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The Impact of Chemotherapy, Radiation and Epigenetic Modifiers in Cancer Cell Expression of Immune Inhibitory and Stimulatory Molecules and Anti-Tumor Efficacy

by 1,2,†, 1,2,† and 1,2,3,*
1
Ovarian Cancer Research Center, Department of Obstetrics and Gynecology, Perelman School of Medicine, University of Pennsylvania, Philadelphia, PA 19104, USA
2
Center for Cellular Immunotherapies, Perelman School of Medicine, University of Pennsylvania, Philadelphia, PA 19104, USA
3
Department of Pathology and Laboratory Medicine, Abramson Cancer Center, Perelman School of Medicine, University of Pennsylvania, Philadelphia, PA 19104, USA
*
Author to whom correspondence should be addressed.
These authors contributed equally to this manuscript.
Academic Editor: Theresa Whiteside
Vaccines 2016, 4(4), 43; https://doi.org/10.3390/vaccines4040043
Received: 27 August 2016 / Revised: 17 October 2016 / Accepted: 1 November 2016 / Published: 14 November 2016
(This article belongs to the Special Issue Mechanisms of Tumor Escape from Host Immunity)
Genomic destabilizers, such as radiation and chemotherapy, and epigenetic modifiers are used for the treatment of cancer due to their apoptotic effects on the aberrant cells. However, these therapies may also induce widespread changes within the immune system and cancer cells, which may enable tumors to avoid immune surveillance and escape from host anti-tumor immunity. Genomic destabilizers can induce immunogenic death of tumor cells, but also induce upregulation of immune inhibitory ligands on drug-resistant cells, resulting in tumor progression. While administration of immunomodulatory antibodies that block the interactions between inhibitory receptors on immune cells and their ligands on tumor cells can mediate cancer regression in a subset of treated patients, it is crucial to understand how genomic destabilizers alter the immune system and malignant cells, including which inhibitory molecules, receptors and/or ligands are upregulated in response to genotoxic stress. Knowledge gained in this area will aid in the rational design of trials that combine genomic destabilizers, epigenetic modifiers and immunotherapeutic agents that may be synergized to improve clinical responses and prevent tumor escape from the immune system. Our review article describes the impact genomic destabilizers, such as radiation and chemotherapy, and epigenetic modifiers have on anti-tumor immunity and the tumor microenvironment. Although genomic destabilizers cause DNA damage on cancer cells, these therapies can also have diverse effects on the immune system, promote immunogenic cell death or survival and alter the cancer cell expression of immune inhibitor molecules. View Full-Text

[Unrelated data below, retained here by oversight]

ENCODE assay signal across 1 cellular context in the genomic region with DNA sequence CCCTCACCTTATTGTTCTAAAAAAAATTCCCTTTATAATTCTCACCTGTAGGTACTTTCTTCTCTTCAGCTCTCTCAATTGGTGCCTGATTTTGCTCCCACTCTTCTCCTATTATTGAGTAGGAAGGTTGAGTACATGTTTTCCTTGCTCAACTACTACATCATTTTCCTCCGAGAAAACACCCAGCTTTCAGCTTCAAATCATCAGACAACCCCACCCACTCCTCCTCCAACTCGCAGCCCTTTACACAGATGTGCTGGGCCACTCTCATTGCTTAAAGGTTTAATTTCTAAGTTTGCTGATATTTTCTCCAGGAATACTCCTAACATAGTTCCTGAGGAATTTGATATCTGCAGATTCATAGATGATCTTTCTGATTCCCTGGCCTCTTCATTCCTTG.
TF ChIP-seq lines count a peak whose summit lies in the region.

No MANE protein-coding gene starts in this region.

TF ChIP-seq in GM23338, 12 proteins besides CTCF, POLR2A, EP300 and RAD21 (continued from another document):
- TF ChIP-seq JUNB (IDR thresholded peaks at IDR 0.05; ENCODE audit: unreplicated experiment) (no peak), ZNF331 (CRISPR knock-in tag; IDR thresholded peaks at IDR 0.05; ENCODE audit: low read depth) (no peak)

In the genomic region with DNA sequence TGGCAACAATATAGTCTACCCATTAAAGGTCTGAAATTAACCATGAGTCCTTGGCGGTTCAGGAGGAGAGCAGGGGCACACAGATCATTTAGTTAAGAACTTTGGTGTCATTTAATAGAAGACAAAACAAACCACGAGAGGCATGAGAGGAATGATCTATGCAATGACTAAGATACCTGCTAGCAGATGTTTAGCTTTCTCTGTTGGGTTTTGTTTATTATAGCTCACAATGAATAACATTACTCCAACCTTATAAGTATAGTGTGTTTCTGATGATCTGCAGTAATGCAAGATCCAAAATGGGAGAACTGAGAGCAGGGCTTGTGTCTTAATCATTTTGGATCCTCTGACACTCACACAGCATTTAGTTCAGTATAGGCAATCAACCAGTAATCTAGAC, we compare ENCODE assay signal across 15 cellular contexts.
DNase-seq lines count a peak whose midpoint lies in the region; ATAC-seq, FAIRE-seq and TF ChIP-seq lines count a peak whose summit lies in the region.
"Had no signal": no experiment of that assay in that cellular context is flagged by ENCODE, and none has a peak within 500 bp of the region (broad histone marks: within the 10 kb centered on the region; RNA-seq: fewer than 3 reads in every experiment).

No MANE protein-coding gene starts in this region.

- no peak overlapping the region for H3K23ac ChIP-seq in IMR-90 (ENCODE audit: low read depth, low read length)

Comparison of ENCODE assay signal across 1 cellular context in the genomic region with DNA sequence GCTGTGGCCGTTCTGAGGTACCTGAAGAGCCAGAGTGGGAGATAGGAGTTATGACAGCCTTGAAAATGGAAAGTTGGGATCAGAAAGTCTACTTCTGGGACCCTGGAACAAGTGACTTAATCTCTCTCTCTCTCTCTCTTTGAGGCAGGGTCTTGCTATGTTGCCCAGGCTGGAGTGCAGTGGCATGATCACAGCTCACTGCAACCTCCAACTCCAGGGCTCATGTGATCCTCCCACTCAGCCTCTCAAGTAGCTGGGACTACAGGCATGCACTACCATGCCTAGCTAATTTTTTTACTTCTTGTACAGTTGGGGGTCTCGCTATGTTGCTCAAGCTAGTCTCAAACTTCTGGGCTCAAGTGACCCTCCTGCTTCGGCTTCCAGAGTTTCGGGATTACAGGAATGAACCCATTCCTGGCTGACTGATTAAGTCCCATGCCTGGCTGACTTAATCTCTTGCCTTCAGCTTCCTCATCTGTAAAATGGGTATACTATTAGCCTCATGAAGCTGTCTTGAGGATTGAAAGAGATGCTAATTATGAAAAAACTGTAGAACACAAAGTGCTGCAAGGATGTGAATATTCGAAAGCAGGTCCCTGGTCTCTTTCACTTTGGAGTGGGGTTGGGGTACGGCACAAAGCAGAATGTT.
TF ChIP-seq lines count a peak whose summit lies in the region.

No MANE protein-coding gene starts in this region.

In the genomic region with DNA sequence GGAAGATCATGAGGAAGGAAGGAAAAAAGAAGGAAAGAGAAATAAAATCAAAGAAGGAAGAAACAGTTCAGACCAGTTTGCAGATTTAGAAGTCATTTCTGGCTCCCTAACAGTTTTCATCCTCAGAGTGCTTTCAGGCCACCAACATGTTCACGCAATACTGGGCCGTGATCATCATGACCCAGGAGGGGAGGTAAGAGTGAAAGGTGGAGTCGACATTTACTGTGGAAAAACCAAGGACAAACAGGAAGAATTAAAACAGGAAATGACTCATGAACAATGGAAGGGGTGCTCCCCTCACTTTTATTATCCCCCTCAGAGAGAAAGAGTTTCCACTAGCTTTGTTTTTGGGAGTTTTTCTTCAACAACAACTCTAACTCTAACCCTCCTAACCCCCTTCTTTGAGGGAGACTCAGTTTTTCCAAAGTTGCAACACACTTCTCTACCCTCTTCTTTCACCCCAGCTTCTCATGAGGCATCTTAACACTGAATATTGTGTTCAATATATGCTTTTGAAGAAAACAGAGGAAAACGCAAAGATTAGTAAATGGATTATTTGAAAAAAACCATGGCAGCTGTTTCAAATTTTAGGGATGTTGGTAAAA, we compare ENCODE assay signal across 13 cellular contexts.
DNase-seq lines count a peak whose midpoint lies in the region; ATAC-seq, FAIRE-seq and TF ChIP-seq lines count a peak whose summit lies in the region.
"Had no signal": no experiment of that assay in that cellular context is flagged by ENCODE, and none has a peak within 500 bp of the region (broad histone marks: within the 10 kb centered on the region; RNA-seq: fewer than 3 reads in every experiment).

Keywords: DNA destabilizers; chemotherapy; radiation; histone deacetylase inhibitor; PD-L1; CTLA-4 DNA destabilizers; chemotherapy; radiation; histone deacetylase inhibitor; PD-L1; CTLA-4
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MDPI and ACS Style

Chacon, J.A.; Schutsky, K.; Powell, D.J. The Impact of Chemotherapy, Radiation and Epigenetic Modifiers in Cancer Cell Expression of Immune Inhibitory and Stimulatory Molecules and Anti-Tumor Efficacy. Vaccines 2016, 4, 43. https://doi.org/10.3390/vaccines4040043

AMA Style

Chacon JA, Schutsky K, Powell DJ. The Impact of Chemotherapy, Radiation and Epigenetic Modifiers in Cancer Cell Expression of Immune Inhibitory and Stimulatory Molecules and Anti-Tumor Efficacy. Vaccines. 2016; 4(4):43. https://doi.org/10.3390/vaccines4040043

Chicago/Turabian Style

Chacon, Jessica A.; Schutsky, Keith; Powell, Daniel J. 2016. "The Impact of Chemotherapy, Radiation and Epigenetic Modifiers in Cancer Cell Expression of Immune Inhibitory and Stimulatory Molecules and Anti-Tumor Efficacy" Vaccines 4, no. 4: 43. https://doi.org/10.3390/vaccines4040043

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Note that from the first issue of 2016, MDPI journals use article numbers instead of page numbers. See further details here.

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